| Home |
Forge Parts |
Burner | Square
Body Atmospheric Gas Forge | Atmospheric
Forge | Mini
Forge | Simple
Air Hammer | Frequently
Asked Questions |
Gas Forge Plans |
Legal Information | Forge Gallery | Contact
Firebrick Gas Forge Pg. 2 |
The building of
gas forges was inspired by the work of Helmut
and Jim Kennady.
I have seen quite a few gas forges lately that
made using firebricks for the forge body. I thought that this is
a quick and cheap way to build a good usable gas forge. So I
decided to build a couple of different size firebrick forges and see
how they work. I will be posting pictures and more information
building them and how well they work as the building process
progresses. For the body of the first small forge I am using
long x 4 1/2" wide x 2 1/2" thick
2600°F Insulating Firebricks. The dimensions of
the interior are
9" deep x 4" wide x 4" tall. This gives the interior of the forge
a volume of 144 cubic inches.
October 10, 2008: Here is a picture of the initial layout of the
forge with some of the frame work cut for it.
October 10, 2008: I now have the top and bottom frame pieces
drilled and the bottom ones taped for 3/8-16 threaded rod. I want
to be able to take this forge apart so I can reconfigure or
replace any of the bricks.
October 17, 2008: Today I made the burner holder assembly. I cut
a piece of 11 gauge plate for the base of the burner holder and used a
1 3/4" hole saw to cut the hole in it. I cut a piece of 1 1/2"
schedule 40 pipe 4" long for the burner holder and drilled and taped
three holes for 1/4-20 NC bolts.
17, 2008: The picture above is
of the burner holder set in position before being welded. Most of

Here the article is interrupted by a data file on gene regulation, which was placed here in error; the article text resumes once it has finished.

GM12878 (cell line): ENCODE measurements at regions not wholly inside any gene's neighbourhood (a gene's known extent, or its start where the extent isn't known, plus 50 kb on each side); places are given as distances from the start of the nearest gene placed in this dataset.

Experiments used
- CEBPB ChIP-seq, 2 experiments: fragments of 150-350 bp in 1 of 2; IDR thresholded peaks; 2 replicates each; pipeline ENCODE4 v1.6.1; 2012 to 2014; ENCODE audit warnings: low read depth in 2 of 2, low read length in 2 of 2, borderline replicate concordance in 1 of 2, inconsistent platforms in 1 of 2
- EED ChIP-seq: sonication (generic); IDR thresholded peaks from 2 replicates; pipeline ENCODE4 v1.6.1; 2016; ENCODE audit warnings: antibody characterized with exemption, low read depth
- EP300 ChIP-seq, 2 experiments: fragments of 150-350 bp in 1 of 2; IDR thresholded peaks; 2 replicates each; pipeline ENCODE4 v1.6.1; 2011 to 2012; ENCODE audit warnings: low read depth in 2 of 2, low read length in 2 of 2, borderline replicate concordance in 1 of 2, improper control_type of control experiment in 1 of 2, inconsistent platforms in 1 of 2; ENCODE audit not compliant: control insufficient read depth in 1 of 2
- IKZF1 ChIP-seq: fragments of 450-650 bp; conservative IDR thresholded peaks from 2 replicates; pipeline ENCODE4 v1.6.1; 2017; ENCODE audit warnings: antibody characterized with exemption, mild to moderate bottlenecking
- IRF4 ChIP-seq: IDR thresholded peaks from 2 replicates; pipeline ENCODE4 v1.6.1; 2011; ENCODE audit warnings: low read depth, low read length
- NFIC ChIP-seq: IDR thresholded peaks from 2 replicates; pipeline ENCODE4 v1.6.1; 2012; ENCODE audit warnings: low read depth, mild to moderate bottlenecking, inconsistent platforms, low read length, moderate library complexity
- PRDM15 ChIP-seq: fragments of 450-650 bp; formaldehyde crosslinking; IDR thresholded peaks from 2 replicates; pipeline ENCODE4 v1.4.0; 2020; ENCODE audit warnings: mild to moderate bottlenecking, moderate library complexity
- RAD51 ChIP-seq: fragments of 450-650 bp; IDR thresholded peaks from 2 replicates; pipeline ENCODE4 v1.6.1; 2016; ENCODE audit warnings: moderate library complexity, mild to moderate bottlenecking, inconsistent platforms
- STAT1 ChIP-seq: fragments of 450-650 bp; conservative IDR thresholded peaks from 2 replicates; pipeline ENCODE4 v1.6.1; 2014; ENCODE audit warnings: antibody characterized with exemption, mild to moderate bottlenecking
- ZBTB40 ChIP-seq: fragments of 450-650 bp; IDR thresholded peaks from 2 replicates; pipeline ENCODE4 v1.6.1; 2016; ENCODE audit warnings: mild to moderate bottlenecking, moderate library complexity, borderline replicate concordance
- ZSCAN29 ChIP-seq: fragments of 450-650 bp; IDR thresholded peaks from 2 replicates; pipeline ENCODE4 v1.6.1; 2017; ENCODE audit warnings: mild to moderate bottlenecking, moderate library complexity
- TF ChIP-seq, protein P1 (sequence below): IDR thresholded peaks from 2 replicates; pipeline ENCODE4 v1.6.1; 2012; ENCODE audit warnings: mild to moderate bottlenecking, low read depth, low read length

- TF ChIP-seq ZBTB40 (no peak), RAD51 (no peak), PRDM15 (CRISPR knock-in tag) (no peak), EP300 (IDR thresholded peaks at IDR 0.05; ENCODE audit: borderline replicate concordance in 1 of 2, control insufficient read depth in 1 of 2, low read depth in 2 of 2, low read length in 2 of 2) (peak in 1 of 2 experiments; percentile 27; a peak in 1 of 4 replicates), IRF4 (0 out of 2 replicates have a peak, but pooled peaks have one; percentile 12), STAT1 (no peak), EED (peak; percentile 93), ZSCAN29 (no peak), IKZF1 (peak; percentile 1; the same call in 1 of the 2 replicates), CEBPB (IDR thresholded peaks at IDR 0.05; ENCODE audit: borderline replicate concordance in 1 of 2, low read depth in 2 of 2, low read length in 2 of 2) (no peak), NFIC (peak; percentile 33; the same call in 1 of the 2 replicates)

the pieces for the forge are now cut to size all that needs to be done
is weld the frame work together and drill the hole in the top for
the burner. I used what steel I had laying around in the
shop to make the framework. The side pieces are 1" x 1/8"
angle iron and the flat bars are 1 1/4" x 1/4". The legs on the
bottom of the forge were made from 3/4" pipe. If you decide to
build one, you can see the framework
doesn't need to be anything fancy just functional and you can use what
you have on hand. November 08, 2008: When I first started
building this forge I was trying to think of a way of building it so
you did not need a welder. The only problem was the burner
holder. Bill Heuser saw my firebrick forge and decided to build
one and he came up with the idea of using a 1.5" floor flange and a
1.5" nipple for the burner holder. So this away there is no
welding necessary. There is a picture of his forge on my Customer forge page.
17, 2008: The picture above is
of the drill bit that I made today to drill the hole through the
firebricks. It will act like a bit in a core drill. I made
the bit using a piece of 1" pipe, 1" coupling, 1/8" x 1"
bushing and a 1/8"pipe nipple. I cut three 1/4" wide slots in
the bit using a 4 1/2" angle grinder. The slots can be seen on
the bottom of the bit.
October 20, 2008: The picture above is of the firebricks after I
used the drill bit that I made to drill a hole through them. I
drilled the hole using a drill press and the homemade bit worked
great. The hole is the same size as the end of the burner flare
so this will make a nice transition for the flame to go through.
November 08, 2008: After running the forge a couple of times I
decided that the hole in the firebrick was causing some restriction of
the flame. I take a round file and tapered the hole from a 1 3/8"
at the top of the brick to 2 1/2" at the bottom. This made a
great improvement in the flame.
20, 2008: The picture above is
the forge with all of the frame work welded and the 3/4" side arm
burner installed. I TIG welded all of the framework this gives
you nice clean welds.
October 21, 2008: This picture is the back of the forge with a
couple of spacers between the two bricks. This will let you pass
the stock through the forge if you are wanting to heat the middle of a
long piece of metal. When you don't need the hole you can take
the spacers out and close the back of the forge up.
October 28, 2008: The picture above is of the interior of the
forge with about 20 psi on the gauge after running for about 10 minutes
and the temperature was over 2200 degrees and climbing when I checked.
Please send your
or suggestions to : email@example.com
Copyright ©2000 - 2008 Larry
Last Revision 12/06/15